May 9, 2017
A shadow chancellor sheds some light
by Ian Dreiblatt
Jeremy Corbyn, head of the UK’s opposition Labour Party, has been accused of numerous shortcomings, from an excessive devotion to bean-eating to an inadequate devotion to cookie-eating. He has also, like British opposition leaders before him, formed a shadow cabinet, which sounds cooler than it is, with economic and financial policy managed by a shadow chancellor. Shadow chancellors are respected in British society and sometimes even get their own holidays.
Anyhow, Corbyn’s shadow chancellor is John McDonnell, a non-Bolshevik who nonetheless favors raising taxes on the richest five percent of UK households, instituting financial regulation modeled on the US’s Glass-Steagall Act, and other polite steps to move humanity just slightly farther from the brink of total immiseration. He’s also a colorful guy, who once protested Conservative MP George Osborne’s extreme concessions to Chinese trade demands by throwing a copy of Mao’s Little Red Book at him, and who not too long ago described his agenda as “socialism with an iPad.”
McDonnell is back in headlines this week, thanks to comments he recently made on BBC One’s “Andrew Marr Show.” According to reporting by Francis Elliott and Henry Zeffman in the Times, McDonnell was asked whether he’s a Marxist, and replied:
“I believe there’s a lot to learn from reading Das Kapital, yes, of course there is, and that’s been recommended not just by me but many others, mainstream economists as well. I also believe in the long tradition of the Labour Party which involves people like GDH Cole, [RH] Tawney and others.
“You put that all together and you have, I think, a direction for our economy based upon sound principles and fairness.”
When, in an attempted gotcha! moment, the host reminded McDonnell that Das Kapital predicts the downfall of capitalism, he replied, “That’s where Marx got it wrong.”
There’s an irony here. This week began with many (rightly) expressing relief that the workers of France (or, as they call it, La France) will be resisting the policies not of a fascist monster, but simply of a thirtysomething former investment banker who cut his teeth overseeing the curtailment of employment benefits and labor protections. His election is also being read as a vindication of French commitment to the European Union; meantime, the UK’s vote last summer to withdraw from the body—in which the working class proved crucial—severely scrambled McDonnell’s efforts to make the UK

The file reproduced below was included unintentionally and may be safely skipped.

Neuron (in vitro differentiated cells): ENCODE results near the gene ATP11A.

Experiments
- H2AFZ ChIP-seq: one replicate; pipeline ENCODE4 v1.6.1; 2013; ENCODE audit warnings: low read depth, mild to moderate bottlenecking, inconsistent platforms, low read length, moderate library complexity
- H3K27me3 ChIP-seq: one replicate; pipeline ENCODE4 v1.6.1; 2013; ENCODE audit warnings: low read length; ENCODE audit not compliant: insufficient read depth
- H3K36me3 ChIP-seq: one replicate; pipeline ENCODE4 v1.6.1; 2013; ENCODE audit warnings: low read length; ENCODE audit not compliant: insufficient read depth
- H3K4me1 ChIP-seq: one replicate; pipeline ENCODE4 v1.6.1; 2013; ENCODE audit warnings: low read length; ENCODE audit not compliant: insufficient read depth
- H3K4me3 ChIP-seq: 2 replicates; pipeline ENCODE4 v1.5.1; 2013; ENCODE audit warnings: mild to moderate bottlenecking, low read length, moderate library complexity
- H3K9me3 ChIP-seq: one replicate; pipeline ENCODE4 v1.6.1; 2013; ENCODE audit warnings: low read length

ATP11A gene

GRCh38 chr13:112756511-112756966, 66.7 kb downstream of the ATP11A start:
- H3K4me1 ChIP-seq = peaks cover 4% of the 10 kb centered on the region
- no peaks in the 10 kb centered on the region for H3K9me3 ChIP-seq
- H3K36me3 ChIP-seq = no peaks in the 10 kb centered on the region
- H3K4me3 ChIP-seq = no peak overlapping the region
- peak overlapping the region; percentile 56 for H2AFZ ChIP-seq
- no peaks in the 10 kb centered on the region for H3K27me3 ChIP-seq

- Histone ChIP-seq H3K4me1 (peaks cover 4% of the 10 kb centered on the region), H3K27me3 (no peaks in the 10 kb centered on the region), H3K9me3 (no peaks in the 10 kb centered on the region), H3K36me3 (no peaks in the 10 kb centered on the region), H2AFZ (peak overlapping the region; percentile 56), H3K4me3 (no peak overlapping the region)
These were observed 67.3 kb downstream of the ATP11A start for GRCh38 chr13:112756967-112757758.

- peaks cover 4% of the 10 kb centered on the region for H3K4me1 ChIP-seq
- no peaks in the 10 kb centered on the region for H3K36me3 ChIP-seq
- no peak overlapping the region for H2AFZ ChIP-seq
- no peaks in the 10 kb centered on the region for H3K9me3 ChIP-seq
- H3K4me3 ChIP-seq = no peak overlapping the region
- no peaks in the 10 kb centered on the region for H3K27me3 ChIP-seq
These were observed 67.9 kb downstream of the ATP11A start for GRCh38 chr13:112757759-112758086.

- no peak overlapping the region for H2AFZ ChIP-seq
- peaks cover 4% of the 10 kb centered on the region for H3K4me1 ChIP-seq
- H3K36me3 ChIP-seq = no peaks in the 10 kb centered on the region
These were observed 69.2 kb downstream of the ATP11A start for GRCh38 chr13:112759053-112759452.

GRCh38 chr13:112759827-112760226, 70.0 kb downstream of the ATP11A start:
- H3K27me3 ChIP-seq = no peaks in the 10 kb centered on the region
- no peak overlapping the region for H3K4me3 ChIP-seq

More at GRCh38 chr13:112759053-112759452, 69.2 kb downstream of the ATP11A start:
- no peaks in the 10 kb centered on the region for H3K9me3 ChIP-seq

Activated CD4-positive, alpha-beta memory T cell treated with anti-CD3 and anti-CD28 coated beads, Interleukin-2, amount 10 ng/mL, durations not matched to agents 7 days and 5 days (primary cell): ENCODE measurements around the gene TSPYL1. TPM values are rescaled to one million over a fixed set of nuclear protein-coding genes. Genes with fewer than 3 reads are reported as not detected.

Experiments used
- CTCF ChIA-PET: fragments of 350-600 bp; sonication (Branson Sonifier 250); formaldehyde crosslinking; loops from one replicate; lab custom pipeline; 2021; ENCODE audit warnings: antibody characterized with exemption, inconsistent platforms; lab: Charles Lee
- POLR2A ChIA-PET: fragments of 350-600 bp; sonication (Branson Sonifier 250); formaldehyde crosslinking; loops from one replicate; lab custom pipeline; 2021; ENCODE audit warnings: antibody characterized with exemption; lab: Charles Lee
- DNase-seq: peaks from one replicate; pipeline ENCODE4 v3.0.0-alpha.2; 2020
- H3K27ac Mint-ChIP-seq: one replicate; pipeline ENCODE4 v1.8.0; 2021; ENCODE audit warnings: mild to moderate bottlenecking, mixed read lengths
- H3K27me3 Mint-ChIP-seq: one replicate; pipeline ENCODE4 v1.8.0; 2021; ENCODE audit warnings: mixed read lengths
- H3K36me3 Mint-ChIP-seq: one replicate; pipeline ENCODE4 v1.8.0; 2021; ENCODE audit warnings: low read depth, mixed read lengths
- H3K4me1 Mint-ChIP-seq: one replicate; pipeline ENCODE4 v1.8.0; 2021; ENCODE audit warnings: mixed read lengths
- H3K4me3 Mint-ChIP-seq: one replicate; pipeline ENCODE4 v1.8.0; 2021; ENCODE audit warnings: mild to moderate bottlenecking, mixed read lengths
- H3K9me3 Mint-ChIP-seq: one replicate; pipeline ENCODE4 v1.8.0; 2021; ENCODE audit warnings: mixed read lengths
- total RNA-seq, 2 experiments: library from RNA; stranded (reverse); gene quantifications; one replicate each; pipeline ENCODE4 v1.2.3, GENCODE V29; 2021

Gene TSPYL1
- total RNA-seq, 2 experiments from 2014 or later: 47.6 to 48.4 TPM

“the technological as well as the financial centre of Europe.” That same vote has also prompted Prime Minister Theresa May to call a general election next month, and voters are mulling their options. It’s an ideal time for the opposition to reconsider its relationship with the nation’s workers — to whom, it appears, the hastening downfall of capitalism has become embarrassingly obvious.
At the very least, we can ask this: why does Capital remain one of a very small number of books regularly called in English by its foreign title? It’s a teensy company that includes the Qur’an, the Torah, the Dao De Jing, and, arguably, Anna Karenina. Makes you think, anyway.
Update: Still thinking about this. Here at Melvillainy HQ, we’ve come up with two additions to this list: Les Misérables (which seems to have been called by its French name even before it was a smash Broadway musical)—thanks to translator Shelley Frisch for tweeting that one to us—and, with thanks to Valerie and apologies to Karl Ove, y’know, Mein Kampf.
Ian Dreiblatt is the director of digital media at Melville House.